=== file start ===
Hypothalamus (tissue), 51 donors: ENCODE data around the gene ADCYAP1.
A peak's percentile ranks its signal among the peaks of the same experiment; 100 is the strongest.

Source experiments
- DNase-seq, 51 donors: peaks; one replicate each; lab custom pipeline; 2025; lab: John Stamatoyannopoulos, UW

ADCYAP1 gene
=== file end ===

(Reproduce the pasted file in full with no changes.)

Hypothalamus (tissue), 51 donors: ENCODE data around the gene ADCYAP1.
A peak's percentile ranks its signal among the peaks of the same experiment; 100 is the strongest.

Source experiments
- DNase-seq, 51 donors: peaks; one replicate each; lab custom pipeline; 2025; lab: John Stamatoyannopoulos, UW

ADCYAP1 gene